The results of the experiment "S ++ against man."

    The interaction of S ++ with other algorithms showed a good result, therefore, it was necessary to check how S ++ will behave when working with real people.

    In the experiment (4 repeating games of 50 or more rounds), S ++ and MBRL-1 algorithms, as well as a group of people, participated. The results of this experience are visible in the graphs above. We see that the establishment of cooperation of S ++ with its copy is excellent, but with people this process is not consistent. Moreover, S ++ managed to achieve long-term cooperation with a person only in <30% rounds. Not the most encouraging result, but people playing with people also failed to establish long-lasting cooperation.

    Although S ++ was distinguished from other algorithms, it did not allow him to become the clear winner in this study. None of the 25 algorithms could not demonstrate the ability to build long-term cooperative relationships with a human player.

    S #: human cooperative and algorithm

    As mentioned earlier, such an aspect as “cheap talk” plays an important role in achieving long-term cooperation between the parties, however, such a technique has not been previously implemented in any of the above games. Therefore, the scientists decided to create their own version, which will allow players to use this technique, but to a limited extent - 1 message at the beginning of each round.

    For a person, such conversations are natural. However, for a machine that is focused on solving a problem and will do for this, what is logical, such forms of interaction are alien. The idea of ​​introducing such behavior directly leads scientists to the notion of “Explainable AI” (“explicable AI”), when the actions of a machine are easily understood by a person. The problem is that most of the algorithms based on machine learning have a low-level internal representation, which is difficult to express at a level that is understandable for humans.

    Fortunately, the internal structure of S ++ has a very high level, which allows it to be used as a basis for introducing the “cheap talk” technique. In S ++, a communication framework was introduced that allows generating and responding to “cheap conversations”.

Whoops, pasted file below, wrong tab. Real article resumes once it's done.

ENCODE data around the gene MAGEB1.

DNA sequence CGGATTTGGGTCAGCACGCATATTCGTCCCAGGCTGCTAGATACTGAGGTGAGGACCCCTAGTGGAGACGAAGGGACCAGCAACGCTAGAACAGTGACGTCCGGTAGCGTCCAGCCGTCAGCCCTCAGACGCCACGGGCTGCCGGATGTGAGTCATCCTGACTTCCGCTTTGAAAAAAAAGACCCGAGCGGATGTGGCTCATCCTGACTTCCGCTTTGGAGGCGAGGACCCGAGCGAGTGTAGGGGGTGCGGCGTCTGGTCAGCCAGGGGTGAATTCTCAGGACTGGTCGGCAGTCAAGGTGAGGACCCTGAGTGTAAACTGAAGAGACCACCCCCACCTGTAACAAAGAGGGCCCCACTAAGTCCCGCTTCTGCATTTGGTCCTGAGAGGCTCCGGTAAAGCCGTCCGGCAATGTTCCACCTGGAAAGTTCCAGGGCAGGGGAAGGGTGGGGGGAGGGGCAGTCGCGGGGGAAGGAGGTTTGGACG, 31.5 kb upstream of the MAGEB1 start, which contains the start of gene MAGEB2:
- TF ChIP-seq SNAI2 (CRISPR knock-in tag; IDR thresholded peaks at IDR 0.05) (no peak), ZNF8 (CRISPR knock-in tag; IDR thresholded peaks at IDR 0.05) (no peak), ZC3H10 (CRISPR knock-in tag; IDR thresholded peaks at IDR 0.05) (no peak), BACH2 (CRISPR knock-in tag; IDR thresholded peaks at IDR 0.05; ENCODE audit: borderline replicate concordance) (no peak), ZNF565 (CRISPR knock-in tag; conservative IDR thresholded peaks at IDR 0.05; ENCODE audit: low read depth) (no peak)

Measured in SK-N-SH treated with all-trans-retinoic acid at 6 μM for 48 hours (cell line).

The new form of the S ++ algorithm was called S #.

    The image (a) shows the scheme of the algorithm, and (b ) shows the scheme of interaction with a game partner using the “cheap talk” technique. Also on b we can get acquainted with the variants of phrases that the S # algorithm can generate, and what answer it expects for a particular phrase.

    Thus, S # is able to respond to the “signals” (phrases and actions) of the partner player, which allows him to decide which tactics to use next. Together with a high degree of self-learning of the original S ++ algorithm, the resulting algorithm can create long-term mutually beneficial relationships with the player, person, or another algorithm.

    In order to verify this statement, the scientists organized an experiment involving 220 people. A total of 472 repetitive games were conducted. The “cheap talk” technique was also included in the experiment, but not always. And the personalities of the players were hidden, so no one (neither the algorithm nor the people) knew who they were playing with.

    The results of the experiment with the participation of 220 people.

    When “cheap talk” was not included in the game process, human-to-person or human-S # interaction did not lead to long-term cooperation. When this technique was included in the game, the indicators of cooperation will double.

    Graph (a) shows what kind of phrases were used during the game of a person and the S # algorithm (hate, threat, control, praise or planning).

    After the experiment, all participants were asked to evaluate the intelligence level of their partners in the game, how clear their intentions and the usefulness of interaction with them were to them. The results of the survey on the graph (b) . Even more interesting is the schedule (s) . It shows the percentage of how many times a person or algorithm considered its partner in the game a person. As you can see, most of the people involved felt that S # was a human.

    Scientists also point out that the results of S # become even better when compared with the way man-man and S # -S # pairs interacted. The degree of occurrence of long-term cooperative relations between a person and S # is about the same level as that of a man-to-person couple. And for a pair of S # -S #, without using the “cheap talk” technique, the result is significantly better than that of a pair of person-to-person who could use it.